Since Prop 207 passed in 2020, Arizonans have smoked blunts, taken dabs, popped edibles, and applied pain-relieving THC balms without much worry.
For the Mercury, however, inequality is still alive and well, and not just in players’ pay packets.
The latest collective bargaining agreement between the WNBA and its players, which is in effect until 2027, still prohibits the use of marijuana, and players who test positive “shall immediately be dismissed and disqualified.”
But their male counterparts on the Phoenix Suns can, if they want, toke up all season without formal sanction.
The National Basketball Players Association, representing only men, convinced the league to do away with random weed tests and to “focus its random testing program on performance-enhancing products and drugs of abuse,” NBA spokesperson Mike Bass said in October.
NBA players in a coronavirus-free “bubble” at Disney World in Orlando, Florida, in 2020 were carefree in describing the massive quantities of marijuana they would need to “survive.” Meanwhile, WNBA players like Griner quarantined close by in the Tampa Bay area, but no such claims emerged.
Although marijuana is legal in Arizona, it remains illicit in Russia and in the U.S. at the federal level. The federal government regulates all air travel.
Because Griner is a veteran professional athlete who has spent years in Russia and travels by plane frequently, unsubstantiated theories have spread across on social media that the weed was planted in her bag.
Attorney and sports TV personality Adrienne Lawrence theorized on Twitter that the drugs were planted on Griner, in a widely-circulated rumor.
“I won’t take a police report from Team Putin at face value — especially a report about ‘finding’ drugs on a Black person,” Lawrence said. “We’re only hearing about it now because Putin wanted us to.”
The whole situation conjures images of Sha’Carri Richardson, a Texas native like Griner, who was a medal favorite for the 100-meter dash before she tested positive for cannabis. She was banned from competing in the 2020 Tokyo Olympics, sparking outrage.
Outrage has similarly followed Griner, who lives in South Mountain Village and has played in the Valley all of her professional career.
The Phoenix Mercury selected the 6-foot-9 center with the No. 1 overall pick in 2013. She was red-hot entering the draft after leading the Baylor University Lady Bears in 2012 to the first 40-0 campaign in women’s college hoops, capped by an NCAA women’s title.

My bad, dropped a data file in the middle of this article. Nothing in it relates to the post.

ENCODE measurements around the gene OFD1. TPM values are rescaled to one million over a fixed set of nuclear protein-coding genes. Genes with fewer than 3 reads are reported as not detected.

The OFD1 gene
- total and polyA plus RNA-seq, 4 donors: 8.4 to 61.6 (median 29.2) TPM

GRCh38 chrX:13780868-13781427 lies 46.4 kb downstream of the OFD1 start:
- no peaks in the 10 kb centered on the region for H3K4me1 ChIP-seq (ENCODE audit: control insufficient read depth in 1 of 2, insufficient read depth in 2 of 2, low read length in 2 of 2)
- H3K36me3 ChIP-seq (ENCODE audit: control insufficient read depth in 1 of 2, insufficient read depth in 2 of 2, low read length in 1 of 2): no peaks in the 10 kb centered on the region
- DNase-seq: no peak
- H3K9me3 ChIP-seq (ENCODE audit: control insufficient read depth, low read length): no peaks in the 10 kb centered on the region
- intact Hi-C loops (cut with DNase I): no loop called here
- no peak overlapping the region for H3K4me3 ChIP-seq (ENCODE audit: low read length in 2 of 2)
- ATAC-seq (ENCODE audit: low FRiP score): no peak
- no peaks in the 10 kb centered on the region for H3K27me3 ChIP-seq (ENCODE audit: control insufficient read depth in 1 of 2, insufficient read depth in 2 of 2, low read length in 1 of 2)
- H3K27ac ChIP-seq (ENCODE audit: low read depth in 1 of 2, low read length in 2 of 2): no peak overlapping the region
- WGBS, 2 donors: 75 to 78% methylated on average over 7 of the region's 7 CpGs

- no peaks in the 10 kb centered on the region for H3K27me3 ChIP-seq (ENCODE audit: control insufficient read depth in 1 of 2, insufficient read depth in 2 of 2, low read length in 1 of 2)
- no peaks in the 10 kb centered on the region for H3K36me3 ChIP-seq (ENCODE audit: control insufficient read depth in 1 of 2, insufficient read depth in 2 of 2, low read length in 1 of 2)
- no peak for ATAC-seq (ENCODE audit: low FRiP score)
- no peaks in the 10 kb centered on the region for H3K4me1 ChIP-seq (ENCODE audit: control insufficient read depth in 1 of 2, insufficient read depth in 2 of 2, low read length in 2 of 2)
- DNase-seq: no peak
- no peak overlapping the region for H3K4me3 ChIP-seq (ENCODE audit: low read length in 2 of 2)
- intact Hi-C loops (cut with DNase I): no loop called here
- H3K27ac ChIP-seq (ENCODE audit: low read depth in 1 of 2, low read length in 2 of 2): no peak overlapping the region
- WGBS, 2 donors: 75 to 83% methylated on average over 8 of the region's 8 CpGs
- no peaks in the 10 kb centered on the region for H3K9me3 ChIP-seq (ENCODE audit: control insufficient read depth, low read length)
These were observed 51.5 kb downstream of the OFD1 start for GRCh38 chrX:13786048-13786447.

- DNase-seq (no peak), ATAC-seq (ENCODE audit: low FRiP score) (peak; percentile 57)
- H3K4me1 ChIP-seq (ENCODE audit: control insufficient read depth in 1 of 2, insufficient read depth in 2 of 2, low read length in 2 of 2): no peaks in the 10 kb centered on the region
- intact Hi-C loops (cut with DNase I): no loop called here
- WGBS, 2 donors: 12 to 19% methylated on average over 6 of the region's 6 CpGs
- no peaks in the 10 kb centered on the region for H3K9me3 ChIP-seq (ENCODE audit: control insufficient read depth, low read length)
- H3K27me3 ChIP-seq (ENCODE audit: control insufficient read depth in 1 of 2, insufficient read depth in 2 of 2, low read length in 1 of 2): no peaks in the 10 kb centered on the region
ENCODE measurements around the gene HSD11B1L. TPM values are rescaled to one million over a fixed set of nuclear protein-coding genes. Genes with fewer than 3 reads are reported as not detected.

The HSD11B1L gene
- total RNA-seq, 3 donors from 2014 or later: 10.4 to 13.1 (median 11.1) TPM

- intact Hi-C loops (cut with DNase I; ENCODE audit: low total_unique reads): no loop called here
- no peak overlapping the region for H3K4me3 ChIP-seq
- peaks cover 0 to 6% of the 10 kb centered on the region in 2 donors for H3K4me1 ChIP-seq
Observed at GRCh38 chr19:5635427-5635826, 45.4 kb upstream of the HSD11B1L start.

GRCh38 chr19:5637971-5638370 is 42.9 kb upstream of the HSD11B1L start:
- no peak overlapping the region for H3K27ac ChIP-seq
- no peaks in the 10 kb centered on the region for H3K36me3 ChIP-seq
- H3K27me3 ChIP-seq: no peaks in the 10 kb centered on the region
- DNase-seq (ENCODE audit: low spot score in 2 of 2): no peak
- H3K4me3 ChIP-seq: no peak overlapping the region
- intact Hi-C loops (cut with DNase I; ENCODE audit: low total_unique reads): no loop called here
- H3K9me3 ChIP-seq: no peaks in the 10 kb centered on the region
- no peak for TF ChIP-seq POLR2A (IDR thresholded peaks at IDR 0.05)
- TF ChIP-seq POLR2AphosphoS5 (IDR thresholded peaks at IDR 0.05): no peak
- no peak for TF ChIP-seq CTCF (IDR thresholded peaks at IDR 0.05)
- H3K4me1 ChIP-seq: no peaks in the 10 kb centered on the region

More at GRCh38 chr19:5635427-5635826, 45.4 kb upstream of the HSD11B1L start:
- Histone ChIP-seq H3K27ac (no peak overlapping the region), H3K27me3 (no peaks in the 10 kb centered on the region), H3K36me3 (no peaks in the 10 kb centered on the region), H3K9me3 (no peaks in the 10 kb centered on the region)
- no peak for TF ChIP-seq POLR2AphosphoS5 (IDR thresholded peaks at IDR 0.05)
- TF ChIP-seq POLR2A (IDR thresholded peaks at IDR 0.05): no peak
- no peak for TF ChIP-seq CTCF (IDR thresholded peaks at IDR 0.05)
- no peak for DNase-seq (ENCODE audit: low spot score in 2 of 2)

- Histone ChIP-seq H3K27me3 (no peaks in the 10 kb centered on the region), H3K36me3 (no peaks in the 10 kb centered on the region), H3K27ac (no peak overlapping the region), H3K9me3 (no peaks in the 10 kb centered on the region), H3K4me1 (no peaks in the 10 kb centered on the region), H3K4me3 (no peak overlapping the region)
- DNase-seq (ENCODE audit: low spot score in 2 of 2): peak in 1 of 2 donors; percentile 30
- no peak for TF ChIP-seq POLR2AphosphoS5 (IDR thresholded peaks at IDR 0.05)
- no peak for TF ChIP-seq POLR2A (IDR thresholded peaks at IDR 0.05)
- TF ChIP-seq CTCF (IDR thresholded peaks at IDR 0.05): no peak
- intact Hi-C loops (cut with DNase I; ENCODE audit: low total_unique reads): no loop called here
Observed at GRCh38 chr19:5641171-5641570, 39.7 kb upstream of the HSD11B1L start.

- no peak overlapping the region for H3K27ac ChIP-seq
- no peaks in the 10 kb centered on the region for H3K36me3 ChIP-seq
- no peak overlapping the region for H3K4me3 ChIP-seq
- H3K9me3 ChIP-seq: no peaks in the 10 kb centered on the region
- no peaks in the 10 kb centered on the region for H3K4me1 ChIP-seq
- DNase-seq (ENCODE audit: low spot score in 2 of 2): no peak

Griner later won two Olympic gold medals on the U.S. team, and a WNBA championship with Phoenix in 2014, her second season in the league. She is a seven-time WNBA All-Star.
“We love and support Brittney and at this time our main concern is her safety, physical and mental health, and her safe return home,” the Mercury said in a statement.
Griner’s agent, Lindsay Kagawa Colas, declined to comment because of the ongoing litigation.
Over time, Griner’s relationship with the WNBA soured.
She reported feeling undervalued and under appreciated by the WNBA in 2019 after she was suspended for three games for tangling with Kristine Anigwe of the Dallas Wings.
Four years earlier, the league slapped her with what was then the longest suspension in its two-decade history following Griner’s domestic violence arrest in Goodyear. She was booked into Maricopa County Jail in downtown Phoenix and ended up pleading guilty after her now-ex-wife, WNBA standout Glory Johnson, lodged assault charges against her. Griner and Johnson each received seven-game suspensions after the incident.
Johnson played three seasons with the Tulsa Shock before the team relocated to Dallas and rebranded as the Wings. After four seasons with Dallas, she played for the Atlanta Dream in 2020.
Despite tensions, the WNBA is anxious to see one of its star players return home to Phoenix.
“Brittney Griner has the WNBA’s full support and our main priority is her swift and safe return to the United States,” the league said in a statement.
There is hope for the future of destigmatizing weed in the WNBA.
Longtime Seattle Storm point guard Sue Bird is the face of cannabis purveyor Mendi , owned by fellow women’s sports trailblazer Megan Rapinoe, a star professional soccer player.
Griner has now become another face of cannabis in women’s sports, too.
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Elias Weiss is a staff writer at the Phoenix New Times. A native of Charlotte, North Carolina, he reported first for the Northwest Arkansas Democrat-Gazette and was editor of the Chatham Star-Tribune in Southern Virginia, where he covered politics and law. In 2020, the Virginia Press Association awarded him first place in the categories of Government Writing and Breaking News Writing for non-daily newspapers statewide.